APA 6th Edition Halilovich, H. (2019). Sveprisutna odsutnost nestalih u genocidu: ratne udovice i obitelji bez očeva u bosanskohercegovačkoj dijaspori. Migracijske i etničke teme, 35 (3), 277-295. https://doi.org/10.11567/met.35.3.2
MLA 8th Edition Halilovich, Hariz. "Sveprisutna odsutnost nestalih u genocidu: ratne udovice i obitelji bez očeva u bosanskohercegovačkoj dijaspori." Migracijske i etničke teme, vol. 35, br. 3, 2019, str. 277-295. https://doi.org/10.11567/met.35.3.2. Citirano 13.06.2021.
Chicago 17th Edition Halilovich, Hariz. "Sveprisutna odsutnost nestalih u genocidu: ratne udovice i obitelji bez očeva u bosanskohercegovačkoj dijaspori." Migracijske i etničke teme 35, br. 3 (2019): 277-295. https://doi.org/10.11567/met.35.3.2
Harvard Halilovich, H. (2019). 'Sveprisutna odsutnost nestalih u genocidu: ratne udovice i obitelji bez očeva u bosanskohercegovačkoj dijaspori', Migracijske i etničke teme, 35(3), str. 277-295. https://doi.org/10.11567/met.35.3.2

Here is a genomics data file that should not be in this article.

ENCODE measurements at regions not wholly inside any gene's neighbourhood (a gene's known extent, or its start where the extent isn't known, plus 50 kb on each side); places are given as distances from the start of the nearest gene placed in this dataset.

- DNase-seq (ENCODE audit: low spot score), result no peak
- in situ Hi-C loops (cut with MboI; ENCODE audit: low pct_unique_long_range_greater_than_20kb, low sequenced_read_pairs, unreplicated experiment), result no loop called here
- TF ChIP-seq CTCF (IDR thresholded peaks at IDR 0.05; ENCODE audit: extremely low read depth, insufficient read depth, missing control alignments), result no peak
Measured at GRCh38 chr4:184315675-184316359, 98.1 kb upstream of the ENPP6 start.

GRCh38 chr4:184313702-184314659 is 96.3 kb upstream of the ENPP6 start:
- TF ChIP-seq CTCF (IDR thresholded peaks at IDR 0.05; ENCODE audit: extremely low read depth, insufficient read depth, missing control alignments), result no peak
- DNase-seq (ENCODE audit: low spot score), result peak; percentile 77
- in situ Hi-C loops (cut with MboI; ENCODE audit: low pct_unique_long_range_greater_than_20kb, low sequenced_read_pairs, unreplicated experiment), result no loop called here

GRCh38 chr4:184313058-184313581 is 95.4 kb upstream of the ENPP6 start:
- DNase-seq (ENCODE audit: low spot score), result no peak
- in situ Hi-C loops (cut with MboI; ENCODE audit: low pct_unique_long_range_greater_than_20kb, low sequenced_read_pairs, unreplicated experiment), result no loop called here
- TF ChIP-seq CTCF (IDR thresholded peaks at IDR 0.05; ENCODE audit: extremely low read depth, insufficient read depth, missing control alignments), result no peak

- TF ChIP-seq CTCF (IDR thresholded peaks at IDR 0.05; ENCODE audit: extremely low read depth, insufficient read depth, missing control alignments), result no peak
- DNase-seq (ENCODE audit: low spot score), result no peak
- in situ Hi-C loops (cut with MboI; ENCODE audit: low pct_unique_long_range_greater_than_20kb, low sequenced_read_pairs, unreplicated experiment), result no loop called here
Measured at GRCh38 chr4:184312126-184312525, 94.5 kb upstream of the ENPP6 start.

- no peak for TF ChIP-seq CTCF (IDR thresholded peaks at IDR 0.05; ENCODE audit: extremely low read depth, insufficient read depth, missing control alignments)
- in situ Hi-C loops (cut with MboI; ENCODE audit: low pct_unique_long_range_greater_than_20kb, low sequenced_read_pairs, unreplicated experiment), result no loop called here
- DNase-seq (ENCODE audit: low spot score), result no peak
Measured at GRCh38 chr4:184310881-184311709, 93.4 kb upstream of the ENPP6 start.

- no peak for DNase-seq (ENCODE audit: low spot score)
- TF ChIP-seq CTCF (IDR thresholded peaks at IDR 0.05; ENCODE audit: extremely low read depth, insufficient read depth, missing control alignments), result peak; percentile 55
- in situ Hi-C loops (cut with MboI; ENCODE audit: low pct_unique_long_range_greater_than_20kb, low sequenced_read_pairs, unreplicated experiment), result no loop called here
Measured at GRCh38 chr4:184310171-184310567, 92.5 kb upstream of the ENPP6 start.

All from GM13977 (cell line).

Vancouver Halilovich H. Sveprisutna odsutnost nestalih u genocidu: ratne udovice i obitelji bez očeva u bosanskohercegovačkoj dijaspori. Migracijske i etničke teme [Internet]. 2019 [pristupljeno 13.06.2021.];35(3):277-295. https://doi.org/10.11567/met.35.3.2
IEEE H. Halilovich, "Sveprisutna odsutnost nestalih u genocidu: ratne udovice i obitelji bez očeva u bosanskohercegovačkoj dijaspori", Migracijske i etničke teme, vol.35, br. 3, str. 277-295, 2019. [Online]. https://doi.org/10.11567/met.35.3.2
Sažetak This paper is based on an anthropological study investigating the impact of forced displacement, genocide, and missing persons on the social identities of surviving women, their families and local communities in Bosnia Herzegovina and the Bosnian diaspora. By the end of the 1992-95 Bosnian war, more than 100,000 had been killed and close to 40,000 individuals reported missing – some 7,000 of whom have still not been found or identified. No knowing where the body of one’s loved one is, makes the grieving process of many surviving families much harder than it would be if they had been able to bury the victims. The issues surrounding the missing and their exhumation, identification and burial are some of the lasting legacies of genocide and war in Bosnia, that still affect many individuals, especially war widows and their families, as well as the respective local communities. The gaps, absences, and open-ended temporality the missing persons left behind also impact on politics, culture and reconciliation within the broader Bosnian society and the diaspora.